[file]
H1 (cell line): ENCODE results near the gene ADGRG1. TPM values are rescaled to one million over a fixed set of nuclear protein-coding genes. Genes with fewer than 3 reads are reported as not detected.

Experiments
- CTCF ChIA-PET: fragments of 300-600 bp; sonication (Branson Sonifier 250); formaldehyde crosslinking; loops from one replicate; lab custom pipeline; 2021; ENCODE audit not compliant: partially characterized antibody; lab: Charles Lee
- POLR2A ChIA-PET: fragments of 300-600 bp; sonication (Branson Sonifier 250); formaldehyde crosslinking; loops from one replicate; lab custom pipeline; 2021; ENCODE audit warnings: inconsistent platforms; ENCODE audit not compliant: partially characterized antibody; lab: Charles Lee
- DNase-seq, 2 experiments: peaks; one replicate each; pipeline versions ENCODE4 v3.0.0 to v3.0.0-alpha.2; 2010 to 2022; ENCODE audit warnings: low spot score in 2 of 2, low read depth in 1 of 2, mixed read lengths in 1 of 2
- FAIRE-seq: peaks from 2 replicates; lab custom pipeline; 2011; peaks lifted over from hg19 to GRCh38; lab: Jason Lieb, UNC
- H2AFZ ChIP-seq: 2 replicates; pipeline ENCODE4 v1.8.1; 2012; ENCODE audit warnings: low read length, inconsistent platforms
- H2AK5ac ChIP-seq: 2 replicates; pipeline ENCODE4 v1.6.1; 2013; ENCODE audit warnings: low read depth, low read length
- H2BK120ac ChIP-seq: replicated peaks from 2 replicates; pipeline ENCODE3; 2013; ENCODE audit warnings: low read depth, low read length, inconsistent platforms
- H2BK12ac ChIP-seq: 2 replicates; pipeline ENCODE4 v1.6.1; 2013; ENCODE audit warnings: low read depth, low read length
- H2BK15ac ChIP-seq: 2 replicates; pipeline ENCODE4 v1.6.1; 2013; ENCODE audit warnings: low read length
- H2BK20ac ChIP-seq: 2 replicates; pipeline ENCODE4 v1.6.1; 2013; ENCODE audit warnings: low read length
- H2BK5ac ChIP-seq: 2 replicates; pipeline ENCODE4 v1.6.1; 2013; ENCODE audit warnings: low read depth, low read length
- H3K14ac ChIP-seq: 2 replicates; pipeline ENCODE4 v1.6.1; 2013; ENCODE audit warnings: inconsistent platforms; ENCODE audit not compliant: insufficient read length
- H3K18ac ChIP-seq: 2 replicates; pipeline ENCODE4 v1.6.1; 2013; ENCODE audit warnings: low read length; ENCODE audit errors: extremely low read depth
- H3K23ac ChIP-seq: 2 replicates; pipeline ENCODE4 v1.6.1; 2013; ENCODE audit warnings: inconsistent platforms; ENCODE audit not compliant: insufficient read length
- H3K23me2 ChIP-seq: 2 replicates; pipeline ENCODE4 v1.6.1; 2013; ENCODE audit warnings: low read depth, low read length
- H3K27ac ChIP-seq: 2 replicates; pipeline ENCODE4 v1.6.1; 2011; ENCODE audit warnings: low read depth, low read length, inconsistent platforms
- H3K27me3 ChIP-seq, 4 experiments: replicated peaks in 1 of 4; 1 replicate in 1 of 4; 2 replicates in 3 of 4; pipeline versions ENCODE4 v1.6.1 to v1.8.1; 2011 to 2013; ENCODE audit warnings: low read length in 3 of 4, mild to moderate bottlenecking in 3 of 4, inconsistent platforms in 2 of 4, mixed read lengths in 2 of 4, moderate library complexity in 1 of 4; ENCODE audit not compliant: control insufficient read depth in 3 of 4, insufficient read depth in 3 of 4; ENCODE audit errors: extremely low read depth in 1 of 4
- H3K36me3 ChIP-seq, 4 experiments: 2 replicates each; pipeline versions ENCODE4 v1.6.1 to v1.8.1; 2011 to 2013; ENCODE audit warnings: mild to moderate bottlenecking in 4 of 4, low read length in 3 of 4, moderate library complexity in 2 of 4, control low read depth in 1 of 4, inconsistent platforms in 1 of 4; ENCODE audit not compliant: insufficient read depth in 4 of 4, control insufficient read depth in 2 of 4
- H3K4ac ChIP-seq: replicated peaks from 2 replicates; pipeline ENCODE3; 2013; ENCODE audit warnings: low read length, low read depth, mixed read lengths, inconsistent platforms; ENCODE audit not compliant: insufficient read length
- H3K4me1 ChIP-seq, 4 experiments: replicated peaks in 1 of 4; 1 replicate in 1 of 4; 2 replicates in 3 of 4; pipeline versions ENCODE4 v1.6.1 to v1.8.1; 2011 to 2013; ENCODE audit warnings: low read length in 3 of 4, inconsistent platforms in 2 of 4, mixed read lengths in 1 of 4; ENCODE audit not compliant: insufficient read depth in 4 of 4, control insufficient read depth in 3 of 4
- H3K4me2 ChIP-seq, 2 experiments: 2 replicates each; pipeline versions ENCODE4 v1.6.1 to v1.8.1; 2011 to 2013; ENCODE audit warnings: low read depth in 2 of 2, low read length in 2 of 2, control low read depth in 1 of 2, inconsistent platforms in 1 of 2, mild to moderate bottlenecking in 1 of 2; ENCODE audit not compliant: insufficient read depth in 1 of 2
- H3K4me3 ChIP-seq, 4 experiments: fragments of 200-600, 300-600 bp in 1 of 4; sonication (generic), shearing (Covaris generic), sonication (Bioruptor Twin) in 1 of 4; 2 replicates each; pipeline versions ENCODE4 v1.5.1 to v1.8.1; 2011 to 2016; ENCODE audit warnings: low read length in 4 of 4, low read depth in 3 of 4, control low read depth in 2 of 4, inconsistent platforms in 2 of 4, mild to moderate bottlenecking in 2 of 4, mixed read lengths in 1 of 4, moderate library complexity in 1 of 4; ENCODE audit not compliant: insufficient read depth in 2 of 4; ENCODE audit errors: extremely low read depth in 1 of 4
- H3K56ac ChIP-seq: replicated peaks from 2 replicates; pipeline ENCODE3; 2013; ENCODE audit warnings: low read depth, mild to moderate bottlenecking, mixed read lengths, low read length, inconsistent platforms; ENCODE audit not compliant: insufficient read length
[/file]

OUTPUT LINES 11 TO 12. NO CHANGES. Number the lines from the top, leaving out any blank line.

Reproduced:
- H2BK15ac ChIP-seq: 2 replicates; pipeline ENCODE4 v1.6.1; 2013; ENCODE audit warnings: low read length
- H2BK20ac ChIP-seq: 2 replicates; pipeline ENCODE4 v1.6.1; 2013; ENCODE audit warnings: low read length